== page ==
17/10/2016 5:47 AM AEDT | Updated 17/10/2016 11:24 AM AEDT

Three Aussie Startups That Are Trying To Disrupt The Big Guns

Because everyone loves an underdog.

Supplied/Hello Cars
One happy customer.

Some industries need a little shaking up -- Uber did it with the taxi industry and Airbnb turned the accommodation world on its head.

And consumers are loving it.

No industry is immune, especially those with very entrenched traditions such as real estate, travel and the automotive sectors. But three Aussie startups are giving it a red hot go.

Here's how they're doing it.

Real estate for charity

Sydney real estate agent Radley Property is attempting to take the greed out of the industry's reputation by introducing a little philanthropy.

Radley Property
Michael Radovnikovic and Belinda Bentley want consumers to care about philanthropy through real estate.

The company's business model includes a donation of 20 percent of the agreed agent's fee to charity or not-for-profit organisation -- 10 percent of which goes to Radley's chosen groups Room to Read and the Australian Indigenous Education Foundation and the other 10 percent is donated to the seller's choice as a tax deduction.

So for a home sale price of $775,000 -- assuming a 2 percent commission -- it would mean $3100 is donated.

Co-Founder and Director Belinda Bentley says this is a deliberate move to not only offer a point of difference, but to change the way consumers view real estate agents.

"I think the real estate industry has had it good for a very long time and I think it needs disruption," she told The Huffington Post Australia.

"There needs to be diversity in service offerings and real estate is one area where it hasn't happened and had been protected for quite a long time."

There is a movement of more and more socially-conscious people.

She was inspired to create the agency after her work with Philanthropy of Australia's New Generation of Giving program, and wanted to build a model that would give money to groups who need it and inspire others to continue to donate. And she says there's a definite market for her services, citing the success of social enterprises Who Gives A Crap and Thankyou.

"There is a movement of more and more socially-conscious people that if you put a product out there, people want to be engaged with socially-conscious businesses," she said.

"Hopefully it can become a conversation starter for people about the causes they care about and want to support."

Say hello to HelloCars

Australians buy everything online now -- from cosmetics to books and sports equipment -- but what about cars?

Brothers Paul and Michael Higgins have launched HelloCars, a platform where people can buy and sell vehicles and do it cheaper and safer than through a car dealer or a private seller.

Brothers Paul and Michael Higgins want to take the scare factor out of used car sales.

It's not a peer-to-peer model -- the brothers buy cars outright from sellers, give them a 230-point inspection and then list them on the site.

Michael Higgins says this concept is designed to remove the hassle factor out of dealing with used car salespeople.

"No one says, 'I can't wait to talk to a used car salesman today'," he told HuffPost Australia. "It's just a confrontational process. There's also a complete lack of transparency in the industry and we wanted to do something better and completely different for our customers."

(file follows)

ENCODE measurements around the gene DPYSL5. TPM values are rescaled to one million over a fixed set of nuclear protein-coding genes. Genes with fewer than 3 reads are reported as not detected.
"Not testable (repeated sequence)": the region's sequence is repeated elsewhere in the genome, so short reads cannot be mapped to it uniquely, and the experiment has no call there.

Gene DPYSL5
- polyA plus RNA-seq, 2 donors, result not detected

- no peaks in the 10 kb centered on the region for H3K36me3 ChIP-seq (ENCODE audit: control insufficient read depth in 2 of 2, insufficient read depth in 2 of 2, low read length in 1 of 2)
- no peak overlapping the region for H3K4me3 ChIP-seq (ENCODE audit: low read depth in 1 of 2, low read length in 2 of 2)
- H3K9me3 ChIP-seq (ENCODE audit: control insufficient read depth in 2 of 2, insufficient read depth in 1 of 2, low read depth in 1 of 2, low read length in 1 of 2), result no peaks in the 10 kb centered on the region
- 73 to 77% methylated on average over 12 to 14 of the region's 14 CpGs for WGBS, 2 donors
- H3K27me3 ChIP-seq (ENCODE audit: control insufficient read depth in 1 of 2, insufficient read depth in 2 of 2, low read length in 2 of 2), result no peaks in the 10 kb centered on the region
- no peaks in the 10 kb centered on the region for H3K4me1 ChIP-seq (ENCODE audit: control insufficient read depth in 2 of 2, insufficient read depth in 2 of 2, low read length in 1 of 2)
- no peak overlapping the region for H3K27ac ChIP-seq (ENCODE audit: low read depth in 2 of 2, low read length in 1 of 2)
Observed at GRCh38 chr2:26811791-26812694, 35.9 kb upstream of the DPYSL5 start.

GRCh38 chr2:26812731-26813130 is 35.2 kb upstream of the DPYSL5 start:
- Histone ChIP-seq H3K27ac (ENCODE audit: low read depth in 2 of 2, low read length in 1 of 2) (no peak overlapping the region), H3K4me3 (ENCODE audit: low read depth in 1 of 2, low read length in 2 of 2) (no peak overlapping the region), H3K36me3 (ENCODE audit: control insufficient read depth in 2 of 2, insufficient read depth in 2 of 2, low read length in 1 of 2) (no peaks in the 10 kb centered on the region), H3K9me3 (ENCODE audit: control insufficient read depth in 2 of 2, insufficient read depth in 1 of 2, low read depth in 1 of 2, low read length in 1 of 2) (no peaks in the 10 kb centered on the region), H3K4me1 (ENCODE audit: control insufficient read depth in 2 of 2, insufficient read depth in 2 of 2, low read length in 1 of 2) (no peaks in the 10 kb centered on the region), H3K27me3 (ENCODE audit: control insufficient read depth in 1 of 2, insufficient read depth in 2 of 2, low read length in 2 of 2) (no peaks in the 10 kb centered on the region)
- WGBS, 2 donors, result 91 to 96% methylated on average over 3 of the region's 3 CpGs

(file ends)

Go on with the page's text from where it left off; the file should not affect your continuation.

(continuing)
All prices on HelloCars vehicles are fixed, so there's no stress about haggling with a dealer over the price, and the brothers say their fees are half what a dealer would charge, so consumers save money.

Michael says HelloCars also takes the fear factor out of selling or buying on forums such as Gumtree.

"Selling your car privately, there are a lot of security concerns -- physical security riding with a stranger for a test drive but also the fraud element as well," he said.

Once buyers choose a car it is detailed and delivered (with a huge bow) but they have 7 days to return it if it doesn't suit.

HelloCars' first customer was not a Millennial, but a 72-year-old bloke.

And if you thought this might be something only younger people will go for, the brothers' first customer was a 72-year-old bloke.

"I congratulated him on being an Australian first for completely buying a used car online sight-unseen and he didn't really see the whole fuss about it all," said Paul. "He just really thought it was normal. It was really encouraging."

Holidays are just a layby away

The good old days of layby are back in vogue with new travel startup, LayAway.

The business model is pretty simple -- book a holiday and pay it off in instalments before you go so you can take advantage of great travel deals without having to find huge amounts of cash at once.

"It is a flexible payment solution for travellers who want to book their holiday in advance and pay it off at a rate that suits their budget," Andrew Paykel, LayAway Travel's Managing Director told HuffPost Australia. "We want to change the travel habits of Australians, by giving everyone the opportunity to travel the world for just a few dollars a day.

"We have people signed up who never thought travelling with their families or as a single parent would be possible, and now they're about to jet off to Disneyland, Fiji, and other destinations, and will return debt-free when they return."

Pete Seaward
This could be you -- for the price of a coffee a day on LayAway.

An earlier version of this story stated that the return period for Hello Cars was 30 days. It is in fact 7 days.